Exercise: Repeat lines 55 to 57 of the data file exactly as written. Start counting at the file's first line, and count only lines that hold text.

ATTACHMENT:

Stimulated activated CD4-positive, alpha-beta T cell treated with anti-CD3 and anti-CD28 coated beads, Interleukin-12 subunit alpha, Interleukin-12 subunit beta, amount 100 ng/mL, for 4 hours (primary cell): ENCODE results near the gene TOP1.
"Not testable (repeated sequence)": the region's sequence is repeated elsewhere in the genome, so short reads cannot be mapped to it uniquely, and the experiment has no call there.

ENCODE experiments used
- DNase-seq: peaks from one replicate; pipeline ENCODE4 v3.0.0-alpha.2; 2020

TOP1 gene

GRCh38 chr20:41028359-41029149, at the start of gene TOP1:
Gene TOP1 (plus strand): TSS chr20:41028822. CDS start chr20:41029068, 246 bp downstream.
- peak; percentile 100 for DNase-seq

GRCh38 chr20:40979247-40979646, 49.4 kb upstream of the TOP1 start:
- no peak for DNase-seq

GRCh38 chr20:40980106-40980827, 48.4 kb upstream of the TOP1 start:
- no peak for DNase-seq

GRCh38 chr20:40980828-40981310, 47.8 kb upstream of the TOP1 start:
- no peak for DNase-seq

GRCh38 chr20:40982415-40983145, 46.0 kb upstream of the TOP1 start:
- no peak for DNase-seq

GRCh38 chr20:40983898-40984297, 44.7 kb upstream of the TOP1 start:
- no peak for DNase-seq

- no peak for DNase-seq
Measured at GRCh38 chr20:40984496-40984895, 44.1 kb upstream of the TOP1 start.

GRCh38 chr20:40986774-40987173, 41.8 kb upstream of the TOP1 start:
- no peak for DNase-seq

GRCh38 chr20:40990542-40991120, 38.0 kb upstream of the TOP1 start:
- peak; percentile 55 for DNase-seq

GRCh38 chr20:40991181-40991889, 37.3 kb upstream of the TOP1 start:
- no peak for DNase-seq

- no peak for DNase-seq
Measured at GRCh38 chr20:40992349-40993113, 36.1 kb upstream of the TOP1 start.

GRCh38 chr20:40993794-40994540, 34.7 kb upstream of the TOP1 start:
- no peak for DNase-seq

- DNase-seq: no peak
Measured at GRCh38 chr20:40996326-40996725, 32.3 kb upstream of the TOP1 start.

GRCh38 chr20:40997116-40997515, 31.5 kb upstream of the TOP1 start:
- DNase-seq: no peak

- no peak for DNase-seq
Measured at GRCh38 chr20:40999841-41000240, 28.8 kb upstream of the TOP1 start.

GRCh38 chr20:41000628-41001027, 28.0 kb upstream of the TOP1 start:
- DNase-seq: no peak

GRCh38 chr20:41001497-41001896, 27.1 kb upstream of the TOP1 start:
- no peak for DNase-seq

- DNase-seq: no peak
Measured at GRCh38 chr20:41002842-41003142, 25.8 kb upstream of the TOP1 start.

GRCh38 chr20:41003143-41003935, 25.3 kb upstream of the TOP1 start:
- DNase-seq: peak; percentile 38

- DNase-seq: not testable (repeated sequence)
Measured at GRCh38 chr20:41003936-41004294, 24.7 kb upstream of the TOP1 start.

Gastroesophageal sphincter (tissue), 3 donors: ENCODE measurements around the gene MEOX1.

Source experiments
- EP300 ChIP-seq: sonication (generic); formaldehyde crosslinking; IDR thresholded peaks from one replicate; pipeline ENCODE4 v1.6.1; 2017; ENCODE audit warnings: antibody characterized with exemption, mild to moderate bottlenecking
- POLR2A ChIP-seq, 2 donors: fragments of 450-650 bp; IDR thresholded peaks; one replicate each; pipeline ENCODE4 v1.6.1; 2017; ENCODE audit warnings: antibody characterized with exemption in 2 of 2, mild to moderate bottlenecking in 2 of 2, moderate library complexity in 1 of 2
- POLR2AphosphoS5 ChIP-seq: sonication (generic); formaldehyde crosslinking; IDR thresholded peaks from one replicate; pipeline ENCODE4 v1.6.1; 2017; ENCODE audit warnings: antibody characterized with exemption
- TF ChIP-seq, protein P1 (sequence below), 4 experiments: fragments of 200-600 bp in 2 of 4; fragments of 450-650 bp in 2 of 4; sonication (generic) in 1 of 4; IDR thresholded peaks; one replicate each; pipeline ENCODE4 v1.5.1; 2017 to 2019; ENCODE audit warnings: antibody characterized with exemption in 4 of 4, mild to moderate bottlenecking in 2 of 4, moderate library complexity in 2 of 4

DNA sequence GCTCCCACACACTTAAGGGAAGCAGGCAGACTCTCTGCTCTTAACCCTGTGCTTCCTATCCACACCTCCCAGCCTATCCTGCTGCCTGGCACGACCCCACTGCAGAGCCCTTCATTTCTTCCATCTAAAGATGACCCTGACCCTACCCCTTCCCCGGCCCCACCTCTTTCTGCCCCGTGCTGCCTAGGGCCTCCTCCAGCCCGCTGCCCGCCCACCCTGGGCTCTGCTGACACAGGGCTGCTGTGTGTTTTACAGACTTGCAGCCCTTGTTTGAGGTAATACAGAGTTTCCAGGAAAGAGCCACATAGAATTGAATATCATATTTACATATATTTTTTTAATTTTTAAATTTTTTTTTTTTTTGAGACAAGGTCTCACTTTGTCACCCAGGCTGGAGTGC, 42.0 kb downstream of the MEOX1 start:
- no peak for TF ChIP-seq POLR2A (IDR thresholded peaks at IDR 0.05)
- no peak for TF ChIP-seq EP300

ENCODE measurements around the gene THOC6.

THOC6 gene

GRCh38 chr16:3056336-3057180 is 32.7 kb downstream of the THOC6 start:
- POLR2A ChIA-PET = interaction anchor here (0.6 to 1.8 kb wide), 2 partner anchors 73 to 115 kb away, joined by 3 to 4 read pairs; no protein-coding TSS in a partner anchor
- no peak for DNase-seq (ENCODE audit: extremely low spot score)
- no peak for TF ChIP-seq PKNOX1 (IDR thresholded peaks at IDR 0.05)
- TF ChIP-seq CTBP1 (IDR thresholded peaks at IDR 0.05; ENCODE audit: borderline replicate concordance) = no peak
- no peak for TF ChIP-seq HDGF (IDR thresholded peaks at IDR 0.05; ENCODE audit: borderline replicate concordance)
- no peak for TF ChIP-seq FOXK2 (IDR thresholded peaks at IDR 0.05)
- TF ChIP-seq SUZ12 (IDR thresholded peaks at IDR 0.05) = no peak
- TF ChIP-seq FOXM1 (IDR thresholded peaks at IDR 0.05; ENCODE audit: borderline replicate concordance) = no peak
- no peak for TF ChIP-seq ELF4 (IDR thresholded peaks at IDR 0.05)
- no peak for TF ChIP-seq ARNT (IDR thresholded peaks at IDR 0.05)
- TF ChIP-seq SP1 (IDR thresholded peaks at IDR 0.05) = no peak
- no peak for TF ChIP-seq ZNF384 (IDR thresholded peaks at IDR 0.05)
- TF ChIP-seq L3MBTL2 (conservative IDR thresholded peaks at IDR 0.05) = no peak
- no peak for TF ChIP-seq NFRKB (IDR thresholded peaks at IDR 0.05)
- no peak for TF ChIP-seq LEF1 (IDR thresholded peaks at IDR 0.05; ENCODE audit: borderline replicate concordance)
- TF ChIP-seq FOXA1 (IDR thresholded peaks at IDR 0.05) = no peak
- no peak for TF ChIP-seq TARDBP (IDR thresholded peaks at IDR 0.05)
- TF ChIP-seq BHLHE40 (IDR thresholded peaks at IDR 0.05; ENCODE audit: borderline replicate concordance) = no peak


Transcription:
- no peak for TF ChIP-seq EP300

ENCODE measurements around the gene THOC6.

THOC6 gene